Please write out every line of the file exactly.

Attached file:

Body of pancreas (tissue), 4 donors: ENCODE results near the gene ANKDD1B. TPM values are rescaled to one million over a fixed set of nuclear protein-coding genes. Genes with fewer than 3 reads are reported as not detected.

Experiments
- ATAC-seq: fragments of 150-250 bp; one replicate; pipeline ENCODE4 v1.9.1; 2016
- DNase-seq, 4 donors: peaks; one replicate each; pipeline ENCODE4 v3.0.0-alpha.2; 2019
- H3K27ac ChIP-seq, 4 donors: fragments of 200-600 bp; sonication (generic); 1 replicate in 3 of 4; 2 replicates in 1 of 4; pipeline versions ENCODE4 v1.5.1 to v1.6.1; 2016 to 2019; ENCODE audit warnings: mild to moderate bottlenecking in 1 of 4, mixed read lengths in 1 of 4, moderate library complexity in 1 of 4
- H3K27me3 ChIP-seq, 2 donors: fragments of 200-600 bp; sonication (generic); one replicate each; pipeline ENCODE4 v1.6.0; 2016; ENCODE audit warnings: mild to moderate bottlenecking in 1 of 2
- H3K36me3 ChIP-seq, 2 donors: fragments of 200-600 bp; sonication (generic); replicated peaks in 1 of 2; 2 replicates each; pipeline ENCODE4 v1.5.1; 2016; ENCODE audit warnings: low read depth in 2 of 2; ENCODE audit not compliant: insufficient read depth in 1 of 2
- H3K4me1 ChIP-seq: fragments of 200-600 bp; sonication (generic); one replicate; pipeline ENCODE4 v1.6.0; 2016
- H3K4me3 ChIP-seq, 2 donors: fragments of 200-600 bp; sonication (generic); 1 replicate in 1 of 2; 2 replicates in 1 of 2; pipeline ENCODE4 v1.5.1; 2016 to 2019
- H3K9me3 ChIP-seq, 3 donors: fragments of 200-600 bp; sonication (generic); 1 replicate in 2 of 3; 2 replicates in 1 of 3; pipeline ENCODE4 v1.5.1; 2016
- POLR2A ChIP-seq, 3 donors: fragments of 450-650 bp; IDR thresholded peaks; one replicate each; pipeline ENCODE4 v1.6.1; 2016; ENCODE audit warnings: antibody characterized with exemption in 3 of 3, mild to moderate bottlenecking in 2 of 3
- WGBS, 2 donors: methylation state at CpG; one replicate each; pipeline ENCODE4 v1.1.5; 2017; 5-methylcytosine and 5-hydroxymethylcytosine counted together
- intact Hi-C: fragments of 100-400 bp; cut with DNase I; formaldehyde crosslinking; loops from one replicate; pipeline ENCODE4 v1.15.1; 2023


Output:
Body of pancreas (tissue), 4 donors: ENCODE results near the gene ANKDD1B. TPM values are rescaled to one million over a fixed set of nuclear protein-coding genes. Genes with fewer than 3 reads are reported as not detected.

Experiments
- ATAC-seq: fragments of 150-250 bp; one replicate; pipeline ENCODE4 v1.9.1; 2016
- DNase-seq, 4 donors: peaks; one replicate each; pipeline ENCODE4 v3.0.0-alpha.2; 2019
- H3K27ac ChIP-seq, 4 donors: fragments of 200-600 bp; sonication (generic); 1 replicate in 3 of 4; 2 replicates in 1 of 4; pipeline versions ENCODE4 v1.5.1 to v1.6.1; 2016 to 2019; ENCODE audit warnings: mild to moderate bottlenecking in 1 of 4, mixed read lengths in 1 of 4, moderate library complexity in 1 of 4
- H3K27me3 ChIP-seq, 2 donors: fragments of 200-600 bp; sonication (generic); one replicate each; pipeline ENCODE4 v1.6.0; 2016; ENCODE audit warnings: mild to moderate bottlenecking in 1 of 2
- H3K36me3 ChIP-seq, 2 donors: fragments of 200-600 bp; sonication (generic); replicated peaks in 1 of 2; 2 replicates each; pipeline ENCODE4 v1.5.1; 2016; ENCODE audit warnings: low read depth in 2 of 2; ENCODE audit not compliant: insufficient read depth in 1 of 2
- H3K4me1 ChIP-seq: fragments of 200-600 bp; sonication (generic); one replicate; pipeline ENCODE4 v1.6.0; 2016
- H3K4me3 ChIP-seq, 2 donors: fragments of 200-600 bp; sonication (generic); 1 replicate in 1 of 2; 2 replicates in 1 of 2; pipeline ENCODE4 v1.5.1; 2016 to 2019
- H3K9me3 ChIP-seq, 3 donors: fragments of 200-600 bp; sonication (generic); 1 replicate in 2 of 3; 2 replicates in 1 of 3; pipeline ENCODE4 v1.5.1; 2016
- POLR2A ChIP-seq, 3 donors: fragments of 450-650 bp; IDR thresholded peaks; one replicate each; pipeline ENCODE4 v1.6.1; 2016; ENCODE audit warnings: antibody characterized with exemption in 3 of 3, mild to moderate bottlenecking in 2 of 3
- WGBS, 2 donors: methylation state at CpG; one replicate each; pipeline ENCODE4 v1.1.5; 2017; 5-methylcytosine and 5-hydroxymethylcytosine counted together
- intact Hi-C: fragments of 100-400 bp; cut with DNase I; formaldehyde crosslinking; loops from one replicate; pipeline ENCODE4 v1.15.1; 2023